Avery Dennison Helps Rebecca Minkoff Connect to Customers Through the #AlwaysOn Handbag

Rebecca Minkoff’s #AlwaysOn handbags feature technology that allows customers to receive exclusive offers, product recommendations and video content. But that’s not all the bags can do, according to a recently released study. The smart bags offer “digital emotional intelligence”—or DEQ—which allows consumers to more fully connect with the New York brand.

The #AlwaysOn bags, which recently debuted in stores, feature smart-tag technology developed by label and tag–technology company Avery Dennison. Avery Dennison’s Janela solution connects with Evrythng’s IoT (Internet of things) cloud platform.

“We’ve always wanted to enrich our customers’ lives and deliver a brand experience that extends beyond the products themselves,” said Uri Minkoff, cofounder and chief executive officer of Rebecca Minkoff, in a company statement. “By bringing #AlwaysOn smart features to the bags, we’re opening doors to a world of amazing, handpicked experiences we think our customers will love while making it easier than ever for them to access special offers, recommendations and other loyalty rewards.”

Avery Dennison and Evrythng worked with the University of Sheffington in the United Kingdom to develop a framework that brands can use to better understand how to engage with their customers. In a report titled “Digital Emotional Intelligence,” Phillip Powell, a research fellow at the University’s Institute of Economic Analysis of Decision-Making, recommends brands use real-time data gathered from digitally capable consumer products to interact with their customers and understand their emotions and moods.

By monitoring “digital emotions,” or physical emotions influenced by interaction with smart products and technology, brands can “predict emotional responses and connect with consumers more empathetically.”

“In today’s always-on world, brands that use digital technology to connect more emotionally, personally and contextually with consumers, in the moment, will win,” said Andy Hobsbawm, cofounder and chief marketing officer for Evrythng. “By connecting physical products and retail environments to the web, brands can unlock new flows of valuable real-time data to transform their customer relationships—not to mention their supply chains and revenue models,” he added.

According to Evrythng, there will be more than 800 billion digitally capable consumer products by 2020.

Rather than “passive, unconnected physical objects,” connected products are “data-generating, interactive assets” that can “speak directly with consumers and brands,” according to the Digital Emotional Intelligence report.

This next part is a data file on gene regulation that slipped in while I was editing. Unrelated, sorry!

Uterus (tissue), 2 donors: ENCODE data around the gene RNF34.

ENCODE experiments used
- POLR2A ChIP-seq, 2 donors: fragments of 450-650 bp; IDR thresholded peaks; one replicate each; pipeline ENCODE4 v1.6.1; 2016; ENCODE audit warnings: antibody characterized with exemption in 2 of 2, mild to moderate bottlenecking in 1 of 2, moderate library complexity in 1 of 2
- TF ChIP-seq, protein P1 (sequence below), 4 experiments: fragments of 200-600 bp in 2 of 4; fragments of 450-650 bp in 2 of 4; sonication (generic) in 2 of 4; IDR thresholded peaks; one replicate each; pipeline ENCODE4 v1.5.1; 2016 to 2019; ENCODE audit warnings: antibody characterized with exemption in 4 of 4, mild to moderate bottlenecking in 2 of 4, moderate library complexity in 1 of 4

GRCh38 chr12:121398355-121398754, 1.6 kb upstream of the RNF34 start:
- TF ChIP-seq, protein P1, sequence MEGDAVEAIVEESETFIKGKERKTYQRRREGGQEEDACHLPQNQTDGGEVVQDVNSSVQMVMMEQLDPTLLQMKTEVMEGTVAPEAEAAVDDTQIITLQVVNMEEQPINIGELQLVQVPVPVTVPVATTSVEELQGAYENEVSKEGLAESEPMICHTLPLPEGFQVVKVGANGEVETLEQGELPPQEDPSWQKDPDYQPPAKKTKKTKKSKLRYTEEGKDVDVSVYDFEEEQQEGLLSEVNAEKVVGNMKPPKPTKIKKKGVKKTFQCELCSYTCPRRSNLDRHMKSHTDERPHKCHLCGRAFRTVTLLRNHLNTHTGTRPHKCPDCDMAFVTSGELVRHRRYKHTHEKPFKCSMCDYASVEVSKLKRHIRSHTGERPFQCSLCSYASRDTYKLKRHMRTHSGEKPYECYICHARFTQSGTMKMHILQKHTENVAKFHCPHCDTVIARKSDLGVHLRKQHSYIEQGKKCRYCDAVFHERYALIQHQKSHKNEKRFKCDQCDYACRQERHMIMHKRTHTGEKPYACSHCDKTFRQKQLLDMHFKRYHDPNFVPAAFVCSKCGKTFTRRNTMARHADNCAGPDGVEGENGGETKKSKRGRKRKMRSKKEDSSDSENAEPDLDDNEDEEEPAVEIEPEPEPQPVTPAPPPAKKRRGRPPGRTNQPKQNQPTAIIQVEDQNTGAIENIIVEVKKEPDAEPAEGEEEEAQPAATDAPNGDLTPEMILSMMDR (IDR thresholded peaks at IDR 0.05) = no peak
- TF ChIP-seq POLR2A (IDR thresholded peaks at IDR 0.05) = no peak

“These interactions and insights can be used by companies to connect more personally with customers by influencing and anticipating their emotions more effectively,” the report reads.

Further, the more often consumers interact with these connected items, the “richer and more personalized” the experience becomes.

This takes the experience beyond simply sharing an image of a purchase. Connected products can generate “digital memories of positive product experiences [which] could be replayed to the consumer the next time they shop. Reminding people of the amazing time they had with their previous purchases will overcome human biases and encourage customers to buy more,” the report said.

Because fashion is a more “experiential product” than other, more-functional items, the report argues that fashion brands have a greater opportunity “to create more valuable, superior customer experiences based on a more nuanced understanding of digital emotion in the online and offline shopping journey.”

This personalized engagement gives brands a way to differentiate themselves from their competitors, the report said.

“At a time when the retail industry is in complete transformation, connected products with a unique digital identity are paving a way for brands to not only easily capture stock visibility but also engage on an emotional level with their consumers. This is key to winning in the marketplace,” said Bill Toney, Avery Dennison’s vice president, Global RFID market development.